Pine Bluff has lost about 14,000 residents since the 1990 census. For years, there was gallows humor by members of the remaining business leadership in the city when they said: "What's the nicest neighborhood in Pine Bluff? Lake Hamilton."

In formerly ritzy neighborhoods near the Pine Bluff Country Club, "for sale" signs became common.

"We ought to be able to design a strategy for Jefferson County that puts us on a path to growth," Makris lamented in 2013.

In November 2015, a strategic planning initiative known as Go Forward Pine Bluff was unveiled. Dozens of meetings involving hundreds of the city's residents were held throughout 2016. In early 2017, a 27-point plan was released. In June 2017, a sales-tax increase was passed to help implement those recommendations.

During the past five years, a new generation of leaders has been working to make things happen. The progress is evident.

As I've outlined in stories and columns since Sunday, good things are taking place. One of the best things is that Pine Bluff's old-line leadership is now working well with Black leaders in what was once among the state's most segregated cities. Much of that change in attitude has to be attributed to Pine Bluff Mayor Shirley Washington.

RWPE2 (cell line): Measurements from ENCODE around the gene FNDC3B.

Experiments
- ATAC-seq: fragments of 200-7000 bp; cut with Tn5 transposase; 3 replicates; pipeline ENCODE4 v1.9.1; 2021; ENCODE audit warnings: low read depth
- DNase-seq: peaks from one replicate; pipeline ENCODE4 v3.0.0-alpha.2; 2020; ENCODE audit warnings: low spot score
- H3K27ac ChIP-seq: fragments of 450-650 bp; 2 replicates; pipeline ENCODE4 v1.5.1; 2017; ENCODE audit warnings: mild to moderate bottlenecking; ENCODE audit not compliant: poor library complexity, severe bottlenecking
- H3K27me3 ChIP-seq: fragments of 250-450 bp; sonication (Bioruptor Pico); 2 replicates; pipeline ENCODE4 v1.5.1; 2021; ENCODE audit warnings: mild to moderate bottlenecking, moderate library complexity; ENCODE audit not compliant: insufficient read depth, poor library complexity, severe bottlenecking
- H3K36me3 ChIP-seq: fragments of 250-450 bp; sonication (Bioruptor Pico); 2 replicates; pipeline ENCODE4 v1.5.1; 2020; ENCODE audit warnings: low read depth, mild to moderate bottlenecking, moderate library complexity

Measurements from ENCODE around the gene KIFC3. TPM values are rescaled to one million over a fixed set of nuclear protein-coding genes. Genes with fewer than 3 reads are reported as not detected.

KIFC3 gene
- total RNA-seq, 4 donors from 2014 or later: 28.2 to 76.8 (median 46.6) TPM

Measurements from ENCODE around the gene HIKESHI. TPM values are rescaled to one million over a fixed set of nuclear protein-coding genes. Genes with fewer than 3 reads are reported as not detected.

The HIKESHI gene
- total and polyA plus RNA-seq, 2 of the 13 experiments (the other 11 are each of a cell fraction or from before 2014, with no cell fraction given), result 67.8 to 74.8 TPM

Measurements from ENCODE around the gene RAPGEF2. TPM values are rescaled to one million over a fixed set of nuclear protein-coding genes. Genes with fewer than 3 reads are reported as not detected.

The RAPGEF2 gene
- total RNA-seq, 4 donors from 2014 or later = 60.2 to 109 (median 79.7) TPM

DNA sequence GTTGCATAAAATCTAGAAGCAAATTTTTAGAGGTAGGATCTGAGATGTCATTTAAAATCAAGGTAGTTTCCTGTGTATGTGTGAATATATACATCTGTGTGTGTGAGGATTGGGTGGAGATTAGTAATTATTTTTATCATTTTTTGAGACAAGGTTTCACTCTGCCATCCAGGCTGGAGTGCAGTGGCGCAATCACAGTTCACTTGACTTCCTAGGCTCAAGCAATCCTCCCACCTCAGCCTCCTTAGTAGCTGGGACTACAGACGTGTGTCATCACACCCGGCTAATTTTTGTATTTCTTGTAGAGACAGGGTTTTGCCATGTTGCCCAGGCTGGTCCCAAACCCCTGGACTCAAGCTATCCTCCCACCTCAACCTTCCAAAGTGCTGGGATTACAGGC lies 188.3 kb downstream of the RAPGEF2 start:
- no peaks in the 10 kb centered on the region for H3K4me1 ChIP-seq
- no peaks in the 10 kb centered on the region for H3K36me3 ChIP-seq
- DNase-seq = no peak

Washington was the second of seven children born to Willie and Blanchie Moorehead in the Jefferson County community of Gethsemane, which is on the Delta side of the county near Wabbaseka Bayou. Her parents struggled on a small cotton farm, teaching her the importance of hard work and the value of an education.

Washington spent most of her career as a teacher and public school principal before running for mayor in 2016. On Jan. 1, 2017, she became the first Black female to serve in that position. She was reelected in 2020.

I like how the mayor's official biography describes her upbringing: "The children were taught that church and school would be their passport from a life of field labor to successful futures as skilled professionals. This resounding message was not lost. Both father and mother, with third- and sixth-grade educations, respectively, were blessed to witness in their lifetime all seven of their children receive college degrees, enter respectable careers and become God-fearing, law-abiding, productive citizens.